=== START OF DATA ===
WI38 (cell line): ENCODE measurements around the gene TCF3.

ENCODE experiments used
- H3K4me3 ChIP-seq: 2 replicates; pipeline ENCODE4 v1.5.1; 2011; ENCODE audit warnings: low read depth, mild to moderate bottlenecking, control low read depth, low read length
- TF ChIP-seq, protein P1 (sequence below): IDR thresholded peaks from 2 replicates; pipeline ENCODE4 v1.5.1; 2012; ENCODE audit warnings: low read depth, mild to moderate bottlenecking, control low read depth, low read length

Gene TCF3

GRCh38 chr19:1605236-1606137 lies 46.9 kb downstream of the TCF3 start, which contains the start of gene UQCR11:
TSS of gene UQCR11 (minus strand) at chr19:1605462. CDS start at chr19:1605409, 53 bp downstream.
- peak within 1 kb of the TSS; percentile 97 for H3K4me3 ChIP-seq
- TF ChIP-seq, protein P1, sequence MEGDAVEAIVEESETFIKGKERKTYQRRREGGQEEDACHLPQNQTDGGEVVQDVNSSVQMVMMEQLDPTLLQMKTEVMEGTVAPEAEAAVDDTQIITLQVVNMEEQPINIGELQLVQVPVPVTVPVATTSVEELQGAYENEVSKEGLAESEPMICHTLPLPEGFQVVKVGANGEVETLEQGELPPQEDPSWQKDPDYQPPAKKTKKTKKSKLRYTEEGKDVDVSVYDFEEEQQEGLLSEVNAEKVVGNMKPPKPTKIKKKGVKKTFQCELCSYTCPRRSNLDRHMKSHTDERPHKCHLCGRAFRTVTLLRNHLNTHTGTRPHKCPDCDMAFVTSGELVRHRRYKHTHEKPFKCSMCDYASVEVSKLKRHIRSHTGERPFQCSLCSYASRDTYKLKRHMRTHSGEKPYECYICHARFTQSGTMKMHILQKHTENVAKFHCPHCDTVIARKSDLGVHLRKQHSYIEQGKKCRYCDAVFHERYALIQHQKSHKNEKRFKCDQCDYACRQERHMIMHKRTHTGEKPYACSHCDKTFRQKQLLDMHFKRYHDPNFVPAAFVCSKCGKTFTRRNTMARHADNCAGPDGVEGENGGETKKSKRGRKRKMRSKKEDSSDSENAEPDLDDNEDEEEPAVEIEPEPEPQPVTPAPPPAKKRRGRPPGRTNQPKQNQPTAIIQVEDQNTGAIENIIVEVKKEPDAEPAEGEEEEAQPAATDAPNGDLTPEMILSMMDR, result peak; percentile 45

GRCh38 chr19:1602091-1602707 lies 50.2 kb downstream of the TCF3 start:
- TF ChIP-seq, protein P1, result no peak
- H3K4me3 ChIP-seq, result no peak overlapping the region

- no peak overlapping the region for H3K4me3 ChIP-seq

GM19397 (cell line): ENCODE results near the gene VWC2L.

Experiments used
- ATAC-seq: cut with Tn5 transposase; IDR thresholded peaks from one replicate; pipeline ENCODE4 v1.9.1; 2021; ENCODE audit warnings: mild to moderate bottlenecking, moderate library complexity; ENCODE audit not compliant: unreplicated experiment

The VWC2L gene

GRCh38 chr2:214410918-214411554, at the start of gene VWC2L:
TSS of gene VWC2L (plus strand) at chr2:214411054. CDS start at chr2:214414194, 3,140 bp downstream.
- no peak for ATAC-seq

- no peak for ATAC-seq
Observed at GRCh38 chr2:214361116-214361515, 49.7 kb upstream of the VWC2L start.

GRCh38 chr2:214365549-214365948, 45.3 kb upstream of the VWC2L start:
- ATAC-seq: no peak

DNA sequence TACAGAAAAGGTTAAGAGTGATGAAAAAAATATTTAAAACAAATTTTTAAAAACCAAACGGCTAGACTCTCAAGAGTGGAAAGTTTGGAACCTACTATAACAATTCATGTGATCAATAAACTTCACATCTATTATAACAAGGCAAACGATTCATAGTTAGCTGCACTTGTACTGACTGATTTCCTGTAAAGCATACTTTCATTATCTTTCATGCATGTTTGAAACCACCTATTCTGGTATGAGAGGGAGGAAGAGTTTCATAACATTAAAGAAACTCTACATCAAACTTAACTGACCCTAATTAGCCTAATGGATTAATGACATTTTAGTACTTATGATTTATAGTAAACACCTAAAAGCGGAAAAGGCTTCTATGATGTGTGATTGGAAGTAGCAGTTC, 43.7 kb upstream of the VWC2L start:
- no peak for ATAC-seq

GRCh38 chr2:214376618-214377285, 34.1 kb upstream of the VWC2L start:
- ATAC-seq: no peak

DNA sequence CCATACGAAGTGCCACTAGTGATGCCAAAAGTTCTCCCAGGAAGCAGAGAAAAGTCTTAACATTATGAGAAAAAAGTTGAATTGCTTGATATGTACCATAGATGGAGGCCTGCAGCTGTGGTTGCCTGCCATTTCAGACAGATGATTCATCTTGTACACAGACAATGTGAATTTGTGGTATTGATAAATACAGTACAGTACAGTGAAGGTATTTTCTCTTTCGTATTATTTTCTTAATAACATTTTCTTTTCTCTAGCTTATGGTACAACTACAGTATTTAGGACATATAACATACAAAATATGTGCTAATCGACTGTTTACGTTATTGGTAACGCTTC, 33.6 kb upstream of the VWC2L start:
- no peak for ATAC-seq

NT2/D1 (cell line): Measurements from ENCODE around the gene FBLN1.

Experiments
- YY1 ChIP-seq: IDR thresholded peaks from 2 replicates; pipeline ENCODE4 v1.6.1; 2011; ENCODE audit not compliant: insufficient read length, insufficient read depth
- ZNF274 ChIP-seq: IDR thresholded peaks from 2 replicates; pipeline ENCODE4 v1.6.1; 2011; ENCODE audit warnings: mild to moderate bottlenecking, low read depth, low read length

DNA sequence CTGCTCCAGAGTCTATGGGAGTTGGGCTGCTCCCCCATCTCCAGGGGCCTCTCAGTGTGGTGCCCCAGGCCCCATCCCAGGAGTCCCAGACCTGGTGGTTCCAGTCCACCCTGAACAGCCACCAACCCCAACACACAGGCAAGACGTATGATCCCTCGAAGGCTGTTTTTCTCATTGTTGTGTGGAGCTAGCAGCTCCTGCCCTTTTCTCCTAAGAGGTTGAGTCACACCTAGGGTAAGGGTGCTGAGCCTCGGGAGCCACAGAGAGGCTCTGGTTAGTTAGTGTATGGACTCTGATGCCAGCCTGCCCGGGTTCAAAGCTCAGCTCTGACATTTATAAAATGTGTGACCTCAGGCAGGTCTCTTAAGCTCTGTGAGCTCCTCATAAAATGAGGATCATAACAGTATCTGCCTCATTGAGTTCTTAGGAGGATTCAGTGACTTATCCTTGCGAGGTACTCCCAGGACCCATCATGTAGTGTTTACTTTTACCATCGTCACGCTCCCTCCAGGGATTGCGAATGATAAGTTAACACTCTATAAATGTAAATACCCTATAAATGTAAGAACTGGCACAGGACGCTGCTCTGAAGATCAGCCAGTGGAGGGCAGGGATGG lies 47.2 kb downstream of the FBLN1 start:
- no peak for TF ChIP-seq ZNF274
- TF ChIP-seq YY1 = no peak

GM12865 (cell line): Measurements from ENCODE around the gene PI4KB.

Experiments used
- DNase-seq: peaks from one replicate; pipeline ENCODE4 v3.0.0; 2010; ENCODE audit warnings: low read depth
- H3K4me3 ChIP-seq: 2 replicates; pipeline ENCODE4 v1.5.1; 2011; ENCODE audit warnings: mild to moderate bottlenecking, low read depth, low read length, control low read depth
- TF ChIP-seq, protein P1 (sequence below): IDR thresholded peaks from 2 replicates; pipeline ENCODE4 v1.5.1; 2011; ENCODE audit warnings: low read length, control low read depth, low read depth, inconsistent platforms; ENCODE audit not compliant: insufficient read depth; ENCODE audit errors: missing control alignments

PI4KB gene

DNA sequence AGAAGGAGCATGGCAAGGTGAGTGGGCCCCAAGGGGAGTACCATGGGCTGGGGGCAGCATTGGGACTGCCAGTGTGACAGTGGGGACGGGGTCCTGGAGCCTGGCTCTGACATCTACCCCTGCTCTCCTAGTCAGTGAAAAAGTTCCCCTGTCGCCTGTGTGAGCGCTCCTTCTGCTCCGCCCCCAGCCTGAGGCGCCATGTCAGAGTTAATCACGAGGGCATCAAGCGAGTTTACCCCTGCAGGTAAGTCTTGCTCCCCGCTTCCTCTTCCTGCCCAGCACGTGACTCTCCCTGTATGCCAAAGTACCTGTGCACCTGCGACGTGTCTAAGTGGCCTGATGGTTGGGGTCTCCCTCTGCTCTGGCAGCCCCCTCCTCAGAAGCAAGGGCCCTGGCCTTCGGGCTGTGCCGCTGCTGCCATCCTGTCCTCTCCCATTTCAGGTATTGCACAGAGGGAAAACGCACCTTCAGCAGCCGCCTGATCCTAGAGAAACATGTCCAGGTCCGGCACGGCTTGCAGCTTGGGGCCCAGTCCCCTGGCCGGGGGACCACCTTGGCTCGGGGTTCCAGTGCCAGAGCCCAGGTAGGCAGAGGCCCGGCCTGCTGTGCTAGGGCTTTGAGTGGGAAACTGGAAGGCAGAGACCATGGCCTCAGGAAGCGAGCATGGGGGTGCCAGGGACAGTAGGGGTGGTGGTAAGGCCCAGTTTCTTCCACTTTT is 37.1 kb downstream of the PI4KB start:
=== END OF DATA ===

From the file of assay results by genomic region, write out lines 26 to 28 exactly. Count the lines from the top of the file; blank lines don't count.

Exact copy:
- no peak for ATAC-seq

GRCh38 chr2:214376618-214377285, 34.1 kb upstream of the VWC2L start:
- ATAC-seq: no peak